The Homelessness Strategy for 2022-27 which was published by the NI Housing Executive aims to foster collaboration with partners across the homelessness sector to address the varied complex factors that lead to homelessness, many of which extend beyond the provision of accommodation.
One of the most welcome aspects of the strategy is the emphasis it places on the importance of listening to the voices of people who have lived experience of homelessness in the design and development of services. In the Year 1 Action Plan produced under the strategy, the Housing Executive committed to running four Lived Experience Groups. Homeless Connect were approached to facilitate these groups.
Our Lived Experience Coordinator Nikki McConville played a central role in setting up and running these service user groups. In the blog below, she reflects on what she learnt from the experience:
In September and February, I was tasked with helping to run four service user groups for people experiencing homelessness. While I have had some experience of working with service users, this was the first time that I had been involved in co-ordinating groups of this nature.
We set about contacting individuals with lived experience in Belfast and the Derry/Londonderry areas and invited them to come along to share with us their experiences and views.
We held four meetings, two in Belfast and two in Derry/Londonderry. These meetings were attended by senior staff from both the Housing Executive and Homeless Connect.
During these meetings we listened. We listened to what people had to say. We were not there to argue or defend or justify. We did not steer the conversation to suit a pre agreed agenda.
Reflecting on the groups, two benefits of the groups were evident to me. Firstly, we heard first-hand from the experiences of those who have in the past or currently are using homelessness services. Participants had a range of experiences in engaging with the Housing Executive and the wider homelessness sector. Some of these experiences were deeply challenging while in other areas there was some positive feedback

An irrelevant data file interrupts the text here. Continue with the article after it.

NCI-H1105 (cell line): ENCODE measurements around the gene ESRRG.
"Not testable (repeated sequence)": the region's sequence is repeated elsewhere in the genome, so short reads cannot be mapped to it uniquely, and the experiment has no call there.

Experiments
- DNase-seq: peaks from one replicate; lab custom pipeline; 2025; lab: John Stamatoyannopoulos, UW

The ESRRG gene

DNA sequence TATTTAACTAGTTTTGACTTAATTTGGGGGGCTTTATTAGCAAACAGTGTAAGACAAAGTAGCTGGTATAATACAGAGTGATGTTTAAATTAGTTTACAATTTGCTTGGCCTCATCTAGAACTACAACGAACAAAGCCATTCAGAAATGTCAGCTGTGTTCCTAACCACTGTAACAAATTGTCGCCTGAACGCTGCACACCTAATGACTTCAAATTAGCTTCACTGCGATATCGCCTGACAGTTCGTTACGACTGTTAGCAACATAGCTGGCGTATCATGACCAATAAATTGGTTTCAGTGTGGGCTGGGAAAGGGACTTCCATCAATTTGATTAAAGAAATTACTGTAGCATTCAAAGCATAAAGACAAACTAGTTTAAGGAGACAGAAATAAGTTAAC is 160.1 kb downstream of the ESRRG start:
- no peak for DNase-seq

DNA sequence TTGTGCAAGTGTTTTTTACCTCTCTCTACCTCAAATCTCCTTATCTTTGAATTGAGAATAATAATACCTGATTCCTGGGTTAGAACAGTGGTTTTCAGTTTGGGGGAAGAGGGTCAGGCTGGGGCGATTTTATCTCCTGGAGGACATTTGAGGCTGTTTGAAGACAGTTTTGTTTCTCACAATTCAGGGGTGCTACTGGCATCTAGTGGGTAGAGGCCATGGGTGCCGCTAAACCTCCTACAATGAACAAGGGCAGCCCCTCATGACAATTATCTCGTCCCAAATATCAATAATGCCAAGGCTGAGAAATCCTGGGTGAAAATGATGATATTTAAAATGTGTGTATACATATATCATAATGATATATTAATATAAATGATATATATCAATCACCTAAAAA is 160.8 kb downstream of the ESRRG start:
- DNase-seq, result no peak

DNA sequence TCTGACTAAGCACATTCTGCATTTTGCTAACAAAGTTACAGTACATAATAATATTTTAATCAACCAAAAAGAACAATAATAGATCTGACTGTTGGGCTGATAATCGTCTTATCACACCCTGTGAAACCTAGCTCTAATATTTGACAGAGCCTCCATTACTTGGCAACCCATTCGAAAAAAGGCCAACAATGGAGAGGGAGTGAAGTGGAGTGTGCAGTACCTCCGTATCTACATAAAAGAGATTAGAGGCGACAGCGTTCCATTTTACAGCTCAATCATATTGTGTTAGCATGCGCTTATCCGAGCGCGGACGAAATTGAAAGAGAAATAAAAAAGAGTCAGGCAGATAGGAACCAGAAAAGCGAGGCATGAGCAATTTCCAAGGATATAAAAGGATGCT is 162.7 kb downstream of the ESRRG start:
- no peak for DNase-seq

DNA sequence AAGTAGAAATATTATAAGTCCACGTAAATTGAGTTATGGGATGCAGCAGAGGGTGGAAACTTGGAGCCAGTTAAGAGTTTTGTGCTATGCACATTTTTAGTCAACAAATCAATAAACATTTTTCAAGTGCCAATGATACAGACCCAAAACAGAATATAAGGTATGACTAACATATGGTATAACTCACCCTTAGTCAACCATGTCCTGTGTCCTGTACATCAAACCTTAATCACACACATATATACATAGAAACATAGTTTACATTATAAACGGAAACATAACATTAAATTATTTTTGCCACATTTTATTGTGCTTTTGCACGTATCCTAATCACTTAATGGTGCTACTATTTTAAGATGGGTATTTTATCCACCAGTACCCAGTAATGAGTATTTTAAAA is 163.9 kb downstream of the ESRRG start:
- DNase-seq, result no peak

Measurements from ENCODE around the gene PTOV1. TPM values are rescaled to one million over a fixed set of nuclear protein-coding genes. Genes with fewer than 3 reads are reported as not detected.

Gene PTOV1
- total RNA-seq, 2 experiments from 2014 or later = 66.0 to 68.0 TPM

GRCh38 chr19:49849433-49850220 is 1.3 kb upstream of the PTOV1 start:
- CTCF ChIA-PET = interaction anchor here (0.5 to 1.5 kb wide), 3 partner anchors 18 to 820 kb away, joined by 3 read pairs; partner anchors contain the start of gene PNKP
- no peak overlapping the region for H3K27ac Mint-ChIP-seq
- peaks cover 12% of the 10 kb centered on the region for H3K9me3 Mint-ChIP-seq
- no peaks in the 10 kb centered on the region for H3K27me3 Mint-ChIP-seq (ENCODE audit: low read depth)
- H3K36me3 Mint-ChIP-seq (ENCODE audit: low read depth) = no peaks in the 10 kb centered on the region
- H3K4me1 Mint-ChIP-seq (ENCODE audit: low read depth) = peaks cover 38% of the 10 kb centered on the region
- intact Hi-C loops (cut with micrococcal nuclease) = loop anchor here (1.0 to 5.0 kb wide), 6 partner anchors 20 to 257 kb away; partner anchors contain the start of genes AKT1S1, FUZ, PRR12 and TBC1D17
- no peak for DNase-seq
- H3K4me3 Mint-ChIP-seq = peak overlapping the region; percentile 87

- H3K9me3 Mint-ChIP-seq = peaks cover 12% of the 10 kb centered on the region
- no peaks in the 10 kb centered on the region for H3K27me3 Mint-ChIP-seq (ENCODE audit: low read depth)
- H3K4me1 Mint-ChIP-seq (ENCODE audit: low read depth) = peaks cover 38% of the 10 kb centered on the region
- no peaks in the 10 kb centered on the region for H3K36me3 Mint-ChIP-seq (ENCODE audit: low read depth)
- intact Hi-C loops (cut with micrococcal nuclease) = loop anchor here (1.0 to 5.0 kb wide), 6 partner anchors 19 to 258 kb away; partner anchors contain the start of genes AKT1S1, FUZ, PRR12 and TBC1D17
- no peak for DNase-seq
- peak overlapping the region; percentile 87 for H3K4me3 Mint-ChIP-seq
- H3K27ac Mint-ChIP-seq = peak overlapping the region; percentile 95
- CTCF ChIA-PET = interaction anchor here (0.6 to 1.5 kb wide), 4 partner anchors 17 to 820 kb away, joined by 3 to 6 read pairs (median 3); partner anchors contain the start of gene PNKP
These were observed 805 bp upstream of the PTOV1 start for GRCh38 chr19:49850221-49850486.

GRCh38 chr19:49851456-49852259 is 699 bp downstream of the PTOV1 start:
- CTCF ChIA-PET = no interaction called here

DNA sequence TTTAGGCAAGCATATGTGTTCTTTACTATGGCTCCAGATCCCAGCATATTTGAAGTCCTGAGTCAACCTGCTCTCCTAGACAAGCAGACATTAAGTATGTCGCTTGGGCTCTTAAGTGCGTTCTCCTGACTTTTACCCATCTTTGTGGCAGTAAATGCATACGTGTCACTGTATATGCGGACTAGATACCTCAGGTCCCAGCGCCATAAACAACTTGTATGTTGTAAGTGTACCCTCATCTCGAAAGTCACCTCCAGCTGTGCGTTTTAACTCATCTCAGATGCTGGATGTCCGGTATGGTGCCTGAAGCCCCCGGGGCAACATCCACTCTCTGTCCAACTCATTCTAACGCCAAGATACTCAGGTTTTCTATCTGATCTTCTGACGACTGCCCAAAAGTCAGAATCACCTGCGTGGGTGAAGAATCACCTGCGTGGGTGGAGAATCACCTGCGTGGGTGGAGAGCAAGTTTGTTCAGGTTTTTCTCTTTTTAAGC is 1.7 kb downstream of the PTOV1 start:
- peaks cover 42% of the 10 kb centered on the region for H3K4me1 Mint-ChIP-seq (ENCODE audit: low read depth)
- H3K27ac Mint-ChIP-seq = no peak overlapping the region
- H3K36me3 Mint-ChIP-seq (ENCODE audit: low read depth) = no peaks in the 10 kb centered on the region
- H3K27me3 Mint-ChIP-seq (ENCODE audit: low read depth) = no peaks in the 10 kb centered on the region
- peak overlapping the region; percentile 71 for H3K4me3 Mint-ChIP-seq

Secondly it builds confidence and creates a sense of belonging and purpose to those feeding back on their experiences.
The focus of the first two meetings was on homelessness prevention. A key theme which struck me was the emphasis on stigma and language. Significant issues were raised around the education system and a lack of awareness in wider society of what can lead to homelessness. We listened to who participants felt was best placed to prevent homelessness, early intervention, and even homelessness prevention models in different countries.
The second set of meetings focused on Tenancy Sustainment. We often hear about those ‘entering homelessness’ or what caused the individual to have this experience. What can sometimes be overlooked is the transition from homelessness. This is a unique, subjective experience. There were some identifiable shared characteristics with some folks pointing to a lack of support at this stage. Participants highlighted the need for high quality advice around things such as finance, budgeting, healthcare, and practical issues. Such advice can be the difference between a person maintaining a tenancy or potentially falling back in to homelessness with all of the trauma this can bring.
Toxic masculinity was brought up at our Belfast meetings and mentioned in our Derry/Londonderry meetings. Unfortunately, this skewed self-perception is not confined to men.
Having a healthy view of yourself and how others perceive you leads to positive mental health and confidence. Having an unhealthy view can lead to challenges to mental health such as depression or anxiety, Not trusting in yourself and even those around you can lead to a multitude of issues.
Senior representatives from NIHE and Homeless Connect have listened during all these conversations. We are already aware of positive impacts which have come out of the sessions and we know that the insights which have come out will help to inform the development of the next action plan being produced under the homelessness strategy.
The face of homelessness has changed throughout the years, and we now know that homelessness can impact people from a wide range of different backgrounds and experiences. Recent statistics highlight that contrary to the imagery often highlighted in the media, families make up a significant cohort of those experiencing homelessness here. The experience of homelessness is not unique to those living and sleeping on the streets of Belfast. There are people in temporary accommodation and those who are ‘sofa surfing’ or staying with relatives. And this certainly was not confined to our capital.
We must reduce the stigma associated around homelessness and rewrite the narrative. We owe this to our most vulnerable.
‘The true measure of any society can be found in how it treats its most vulnerable members.’
In the months and years to come, Homeless Connect will continue to advocate for the involvement of people with lived experience of homelessness in policy development and service design. If anything, these service user groups have shown me the unique and crucially important insights which people with lived experience can bring. Too often in the past these voices have been ignored or sidelined, to the detriment of both people experiencing homelessness and the sector trying to support them. It is our hope that we can play a part in bringing these voices to the fore.